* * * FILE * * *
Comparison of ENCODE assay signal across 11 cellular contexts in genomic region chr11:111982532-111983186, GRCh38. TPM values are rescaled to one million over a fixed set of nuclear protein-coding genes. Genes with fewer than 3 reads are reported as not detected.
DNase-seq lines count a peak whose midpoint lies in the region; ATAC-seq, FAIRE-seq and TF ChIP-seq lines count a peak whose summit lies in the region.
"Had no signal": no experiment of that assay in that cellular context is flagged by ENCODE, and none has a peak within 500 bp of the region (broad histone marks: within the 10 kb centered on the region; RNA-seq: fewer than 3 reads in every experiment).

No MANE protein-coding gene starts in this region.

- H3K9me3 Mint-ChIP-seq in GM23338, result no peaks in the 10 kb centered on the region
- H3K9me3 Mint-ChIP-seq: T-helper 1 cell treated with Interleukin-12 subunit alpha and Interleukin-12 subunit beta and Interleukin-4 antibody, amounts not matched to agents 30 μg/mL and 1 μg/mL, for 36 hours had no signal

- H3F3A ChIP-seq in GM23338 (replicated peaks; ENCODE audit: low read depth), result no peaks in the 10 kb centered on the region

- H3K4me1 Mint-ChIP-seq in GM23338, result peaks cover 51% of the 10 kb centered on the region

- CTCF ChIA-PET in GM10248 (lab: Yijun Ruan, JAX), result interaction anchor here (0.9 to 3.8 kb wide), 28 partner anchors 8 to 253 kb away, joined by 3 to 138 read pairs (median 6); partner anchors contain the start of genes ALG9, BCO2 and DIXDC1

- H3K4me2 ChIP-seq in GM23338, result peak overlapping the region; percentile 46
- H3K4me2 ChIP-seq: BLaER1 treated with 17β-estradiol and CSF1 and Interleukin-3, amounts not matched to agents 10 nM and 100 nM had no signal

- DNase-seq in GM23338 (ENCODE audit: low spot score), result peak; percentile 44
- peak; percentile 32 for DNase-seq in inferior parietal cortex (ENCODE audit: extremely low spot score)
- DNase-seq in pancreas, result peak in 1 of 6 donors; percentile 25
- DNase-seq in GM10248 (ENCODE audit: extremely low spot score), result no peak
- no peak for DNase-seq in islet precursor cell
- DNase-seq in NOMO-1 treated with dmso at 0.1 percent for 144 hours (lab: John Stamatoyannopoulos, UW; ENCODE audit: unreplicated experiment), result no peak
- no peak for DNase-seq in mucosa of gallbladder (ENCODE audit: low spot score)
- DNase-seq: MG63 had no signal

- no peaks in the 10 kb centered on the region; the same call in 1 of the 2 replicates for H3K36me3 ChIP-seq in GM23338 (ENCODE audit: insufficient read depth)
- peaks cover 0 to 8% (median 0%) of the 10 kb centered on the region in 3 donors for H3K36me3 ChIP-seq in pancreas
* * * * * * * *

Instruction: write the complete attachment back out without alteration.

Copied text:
Comparison of ENCODE assay signal across 11 cellular contexts in genomic region chr11:111982532-111983186, GRCh38. TPM values are rescaled to one million over a fixed set of nuclear protein-coding genes. Genes with fewer than 3 reads are reported as not detected.
DNase-seq lines count a peak whose midpoint lies in the region; ATAC-seq, FAIRE-seq and TF ChIP-seq lines count a peak whose summit lies in the region.
"Had no signal": no experiment of that assay in that cellular context is flagged by ENCODE, and none has a peak within 500 bp of the region (broad histone marks: within the 10 kb centered on the region; RNA-seq: fewer than 3 reads in every experiment).

No MANE protein-coding gene starts in this region.

- H3K9me3 Mint-ChIP-seq in GM23338, result no peaks in the 10 kb centered on the region
- H3K9me3 Mint-ChIP-seq: T-helper 1 cell treated with Interleukin-12 subunit alpha and Interleukin-12 subunit beta and Interleukin-4 antibody, amounts not matched to agents 30 μg/mL and 1 μg/mL, for 36 hours had no signal

- H3F3A ChIP-seq in GM23338 (replicated peaks; ENCODE audit: low read depth), result no peaks in the 10 kb centered on the region

- H3K4me1 Mint-ChIP-seq in GM23338, result peaks cover 51% of the 10 kb centered on the region

- CTCF ChIA-PET in GM10248 (lab: Yijun Ruan, JAX), result interaction anchor here (0.9 to 3.8 kb wide), 28 partner anchors 8 to 253 kb away, joined by 3 to 138 read pairs (median 6); partner anchors contain the start of genes ALG9, BCO2 and DIXDC1

- H3K4me2 ChIP-seq in GM23338, result peak overlapping the region; percentile 46
- H3K4me2 ChIP-seq: BLaER1 treated with 17β-estradiol and CSF1 and Interleukin-3, amounts not matched to agents 10 nM and 100 nM had no signal

- DNase-seq in GM23338 (ENCODE audit: low spot score), result peak; percentile 44
- peak; percentile 32 for DNase-seq in inferior parietal cortex (ENCODE audit: extremely low spot score)
- DNase-seq in pancreas, result peak in 1 of 6 donors; percentile 25
- DNase-seq in GM10248 (ENCODE audit: extremely low spot score), result no peak
- no peak for DNase-seq in islet precursor cell
- DNase-seq in NOMO-1 treated with dmso at 0.1 percent for 144 hours (lab: John Stamatoyannopoulos, UW; ENCODE audit: unreplicated experiment), result no peak
- no peak for DNase-seq in mucosa of gallbladder (ENCODE audit: low spot score)
- DNase-seq: MG63 had no signal

- no peaks in the 10 kb centered on the region; the same call in 1 of the 2 replicates for H3K36me3 ChIP-seq in GM23338 (ENCODE audit: insufficient read depth)
- peaks cover 0 to 8% (median 0%) of the 10 kb centered on the region in 3 donors for H3K36me3 ChIP-seq in pancreas